Review: New Super-Man Vol. 3: Equilibrium (Rebirth) trade paperback (DC Comics)

August 26, 2018

I have found at times New Super-Man has a tendency to lag, and often the book gets too banterful for its own good. But if New Super-Man Vol. 3: Equilibrium has something of a rough start (and a wholly unnecessary Suicide Squad appearance), it picks up with some time travel, meta-commentary, and familiar DC Universe guest-stars. It's no secret this book becomes New Super-Man and the Justice League of China with its next volume, and indeed that's the best part of this book, that the annoying characters with which this book started out have actually coalesced into an enjoyable team with their own rhythm and in-jokes. New Super-Man has been better the more its shown heart, and that comes through very well this time around.

[Review contains spoilers]

Though I'm unconvinced being a book full of antecedents is precisely the best use of New Super-Man, it seems to be a winning strategy for this title (make mine the Great Ten, but it's New Super-Man and the JLC who are headlining the book). To that end, Equilibrium starts to show its mettle with a faux-Bane and a scene colored similarly to "Knightfall"'s infamous back-breaking sequence, but with a different result. That continues to New Super-Man fighting his own Doomsday and then "dying" (complete with black recovery suit). These are applause lines, clearly, but they work, and also demonstrate where writer Gene Luen Yang sees Kong Kenan in his superheroic journey.

Within that "death" sequence, Yang transports Kenan back to 1937, specifically within the confines of some of Action Comics's root "yellow peril" material. The audience sees this immediately for what it is, but Yang chooses to make Kenan complicit for a short time -- such, the villainous All-Yang says, to demonstrate the "illusion created to justify over a century of brutality." For all of New Super-Man's occasional silliness, writer Yang creates a markedly nuanced conflict here, in which All-Yang's desire for recompense for years of prejudice and violence is not wholly wrong, but Kenan must still fight against it -- fight against a certain view of justice for his own ancestors -- because of All-Yang's destructive methods.

Equilibrium dilly-dallies at times, no less than when the Suicide Squad pops in for an issue mostly, it seems, just because Harley Quinn sells books. Similarly at times Yang has so much going on that I'm not sure he needed to put Lex Luthor in there too for a couple pages' repartee. The Justice League proper's cameo seems equally unnecessary, but it's so much fun -- Bat-Man meeting Batman, Wonder Woman already knowing the legend of the "Green Snake" Wonder-Woman, a weirdly jovial Aquaman like something out of the Brave and the Bold cartoon. Indeed there's not an antecedent for every Leaguer (and poor Cyborg apparently had to stay home this day), but how enjoyable this sequence is begins to demonstrate how much we've started to root for the Justice League of China characters.

This was, of course, common trope material -- Kong Kenan was a jerk, his teammates hated him,  and we were always headed to this place where Kenan would take the lead and his teammates would fall in line. But Yang has done well -- with the Bat-Man/Wonder-Woman relationship, as mentioned in earlier reviews, and with Super-Man and Bat-Man still calling each other "Dummy" and "Tubby" respectively, though now in grudging friendship. A lot can be forgiven if the audience likes the characters, and not unlike Rob Williams' recent Suicide Squad Vol. 6: The Secret History of Task Force X, Yang has been writing these characters for a while now and brought them far enough that they're starting to be able to carry the book on their own.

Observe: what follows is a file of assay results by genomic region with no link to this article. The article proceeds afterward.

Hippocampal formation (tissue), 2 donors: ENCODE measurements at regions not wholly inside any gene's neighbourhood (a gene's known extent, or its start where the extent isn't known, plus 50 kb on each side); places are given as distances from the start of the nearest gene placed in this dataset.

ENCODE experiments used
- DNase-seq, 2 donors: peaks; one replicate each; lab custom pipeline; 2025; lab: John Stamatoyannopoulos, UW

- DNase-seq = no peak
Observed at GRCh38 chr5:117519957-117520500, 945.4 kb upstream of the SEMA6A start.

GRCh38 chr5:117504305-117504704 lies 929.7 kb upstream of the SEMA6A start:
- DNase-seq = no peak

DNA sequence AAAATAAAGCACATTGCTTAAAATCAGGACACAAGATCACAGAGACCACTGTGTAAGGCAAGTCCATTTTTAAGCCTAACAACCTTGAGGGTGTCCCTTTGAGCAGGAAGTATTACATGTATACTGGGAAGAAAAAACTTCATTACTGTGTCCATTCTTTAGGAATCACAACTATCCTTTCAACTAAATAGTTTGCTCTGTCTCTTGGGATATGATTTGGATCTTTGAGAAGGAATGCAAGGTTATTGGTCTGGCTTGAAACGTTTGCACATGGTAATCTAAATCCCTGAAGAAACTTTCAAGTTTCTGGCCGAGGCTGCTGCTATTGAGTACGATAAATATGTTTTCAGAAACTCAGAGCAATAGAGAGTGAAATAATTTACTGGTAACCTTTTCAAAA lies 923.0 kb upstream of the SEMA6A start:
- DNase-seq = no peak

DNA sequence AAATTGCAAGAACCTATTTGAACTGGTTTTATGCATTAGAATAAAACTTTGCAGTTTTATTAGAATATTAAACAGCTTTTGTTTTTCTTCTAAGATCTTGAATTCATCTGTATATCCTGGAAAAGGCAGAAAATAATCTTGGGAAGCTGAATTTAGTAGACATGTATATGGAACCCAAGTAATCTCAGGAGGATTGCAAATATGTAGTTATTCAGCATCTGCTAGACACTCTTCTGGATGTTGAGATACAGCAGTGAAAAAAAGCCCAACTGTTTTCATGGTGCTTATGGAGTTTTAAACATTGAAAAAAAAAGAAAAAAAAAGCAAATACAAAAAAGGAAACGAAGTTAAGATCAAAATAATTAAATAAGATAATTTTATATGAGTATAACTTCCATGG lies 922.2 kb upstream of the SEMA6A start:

As a bridge seemingly between what might have been this series' ending and its short second act, Mariko Tamaki contributes a single issue focused on reporter Laney Lan. Laney has not figured into this book as much as I'd originally expected, though she was one of my early favorite parts, reminding not so much of Lois Lane as Tana Moon to the irreverent Kong Kenan's Superboy "The Kid" Kon-El. I'm not sure, given that this issue was written by a guest writer, that this spotlight signifies Laney's return to the title, but it is a good slice of life -- slice of life of a reporter, slice of life of a daughter navigating family issues and the intersection of the Eastern and Western worlds. That Tamaki succeeds here is not surprising given her thoughtful Supergirl: Being Super; again, given that this book only has five more issues to go, I'm not optimistic Laney will get a lot more time, but Tamaki makes a strong case for letting the character show up somewhere else.

Support Collected Editions -- Purchase New Super-Man Vol. 3: Equilibrium

I'm sure in the end the underlying slapstick of New Super-Man is what led to its cancellation, but New Super-Man Vol. 3: Equilibrium is as good a model as any for how a "removed" book like this can succeed. Yes, it is set in China, but in logical fashion we have the Suicide Squad, the Justice League, and Lex Luthor; this kind of apart-but-connected title is how DC should also do a Legion of Super-Heroes book or one set on an alternate Earth. Often I am not very excited digging in to New Super-Man -- true, I'll admit, this time too -- but when I finish I'm more eager to read the next one (and next time, the last one) than I thought I'd be.

[Includes original and variant covers, character sketches]

Summary
Review Date
Reviewed Item
New Super-Man Vol. 3: Equilibrium
Author Rating
3.5 (scale of 1 to 5)

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